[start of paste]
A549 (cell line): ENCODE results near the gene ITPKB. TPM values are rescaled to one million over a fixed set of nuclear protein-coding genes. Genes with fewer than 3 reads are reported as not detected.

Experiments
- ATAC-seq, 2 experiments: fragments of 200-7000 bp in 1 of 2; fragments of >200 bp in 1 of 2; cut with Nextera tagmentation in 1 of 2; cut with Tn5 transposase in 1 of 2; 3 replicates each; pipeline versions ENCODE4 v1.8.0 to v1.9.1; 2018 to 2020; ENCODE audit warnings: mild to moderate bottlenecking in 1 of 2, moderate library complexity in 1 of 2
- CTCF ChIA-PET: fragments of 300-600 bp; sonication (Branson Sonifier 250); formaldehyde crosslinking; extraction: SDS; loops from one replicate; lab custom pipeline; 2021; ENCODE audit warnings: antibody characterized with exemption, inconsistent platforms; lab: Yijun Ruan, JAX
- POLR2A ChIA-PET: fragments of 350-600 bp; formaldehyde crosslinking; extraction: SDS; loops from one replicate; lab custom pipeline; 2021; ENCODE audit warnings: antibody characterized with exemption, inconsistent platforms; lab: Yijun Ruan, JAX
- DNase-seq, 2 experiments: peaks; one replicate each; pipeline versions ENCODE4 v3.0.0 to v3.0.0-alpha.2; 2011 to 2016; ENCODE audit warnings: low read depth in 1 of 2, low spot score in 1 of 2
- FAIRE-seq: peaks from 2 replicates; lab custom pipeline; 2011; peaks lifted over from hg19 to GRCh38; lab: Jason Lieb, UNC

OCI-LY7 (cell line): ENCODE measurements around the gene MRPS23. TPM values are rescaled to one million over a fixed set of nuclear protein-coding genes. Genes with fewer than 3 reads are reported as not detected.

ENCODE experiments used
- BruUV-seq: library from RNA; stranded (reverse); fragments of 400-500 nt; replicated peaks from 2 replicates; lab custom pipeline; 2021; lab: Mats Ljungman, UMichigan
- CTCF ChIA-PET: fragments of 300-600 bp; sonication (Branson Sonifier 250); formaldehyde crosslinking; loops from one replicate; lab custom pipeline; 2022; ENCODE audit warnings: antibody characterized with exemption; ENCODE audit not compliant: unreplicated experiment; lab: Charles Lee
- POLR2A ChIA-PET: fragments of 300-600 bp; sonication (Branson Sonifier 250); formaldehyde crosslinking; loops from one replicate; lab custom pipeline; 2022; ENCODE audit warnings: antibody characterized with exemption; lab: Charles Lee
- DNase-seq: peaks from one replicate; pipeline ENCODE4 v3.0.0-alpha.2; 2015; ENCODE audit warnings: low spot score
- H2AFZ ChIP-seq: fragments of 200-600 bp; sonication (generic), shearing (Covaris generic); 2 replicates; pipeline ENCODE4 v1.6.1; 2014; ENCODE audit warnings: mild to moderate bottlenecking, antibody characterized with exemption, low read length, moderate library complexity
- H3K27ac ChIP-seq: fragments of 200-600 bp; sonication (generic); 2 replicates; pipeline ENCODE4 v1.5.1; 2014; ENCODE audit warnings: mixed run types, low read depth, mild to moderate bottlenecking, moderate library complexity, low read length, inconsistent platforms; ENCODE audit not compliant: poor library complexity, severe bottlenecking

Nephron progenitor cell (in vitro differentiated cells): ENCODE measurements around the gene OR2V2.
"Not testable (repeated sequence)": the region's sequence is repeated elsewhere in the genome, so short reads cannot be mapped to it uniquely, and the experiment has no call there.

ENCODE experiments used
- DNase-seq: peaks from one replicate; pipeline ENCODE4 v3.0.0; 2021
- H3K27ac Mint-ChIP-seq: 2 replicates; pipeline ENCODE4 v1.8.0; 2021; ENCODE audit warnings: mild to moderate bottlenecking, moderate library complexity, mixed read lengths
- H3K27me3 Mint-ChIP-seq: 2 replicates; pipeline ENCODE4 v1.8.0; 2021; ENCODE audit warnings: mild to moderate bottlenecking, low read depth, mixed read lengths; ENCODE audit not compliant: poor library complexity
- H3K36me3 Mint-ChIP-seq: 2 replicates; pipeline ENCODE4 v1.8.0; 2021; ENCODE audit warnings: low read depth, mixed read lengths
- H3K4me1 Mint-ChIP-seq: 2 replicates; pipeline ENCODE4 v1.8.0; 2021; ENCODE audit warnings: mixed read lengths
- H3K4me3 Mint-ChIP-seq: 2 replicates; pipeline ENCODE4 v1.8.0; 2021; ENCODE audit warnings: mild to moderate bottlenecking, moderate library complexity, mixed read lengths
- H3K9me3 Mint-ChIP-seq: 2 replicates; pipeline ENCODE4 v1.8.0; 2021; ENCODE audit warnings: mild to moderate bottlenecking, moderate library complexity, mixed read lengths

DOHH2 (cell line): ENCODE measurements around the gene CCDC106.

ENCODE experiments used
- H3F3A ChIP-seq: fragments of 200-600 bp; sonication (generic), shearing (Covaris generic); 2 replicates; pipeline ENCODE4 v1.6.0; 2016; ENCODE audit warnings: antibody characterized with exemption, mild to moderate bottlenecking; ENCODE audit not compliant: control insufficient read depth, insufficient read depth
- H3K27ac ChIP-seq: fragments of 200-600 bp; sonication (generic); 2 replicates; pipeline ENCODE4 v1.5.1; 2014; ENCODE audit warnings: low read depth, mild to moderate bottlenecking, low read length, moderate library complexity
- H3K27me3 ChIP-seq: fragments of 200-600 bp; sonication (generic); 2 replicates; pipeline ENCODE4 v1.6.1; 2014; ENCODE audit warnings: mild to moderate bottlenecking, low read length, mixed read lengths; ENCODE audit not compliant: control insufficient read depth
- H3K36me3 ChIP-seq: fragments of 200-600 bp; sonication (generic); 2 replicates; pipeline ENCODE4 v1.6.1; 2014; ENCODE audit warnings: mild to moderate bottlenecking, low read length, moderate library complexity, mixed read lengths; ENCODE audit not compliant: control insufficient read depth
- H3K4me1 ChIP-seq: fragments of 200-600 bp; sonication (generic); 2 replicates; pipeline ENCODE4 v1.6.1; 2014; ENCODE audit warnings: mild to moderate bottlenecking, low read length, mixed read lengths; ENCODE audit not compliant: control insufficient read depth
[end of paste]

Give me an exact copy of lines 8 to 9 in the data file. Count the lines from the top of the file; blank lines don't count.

OCI-LY7 (cell line): ENCODE measurements around the gene MRPS23. TPM values are rescaled to one million over a fixed set of nuclear protein-coding genes. Genes with fewer than 3 reads are reported as not detected.

ENCODE experiments used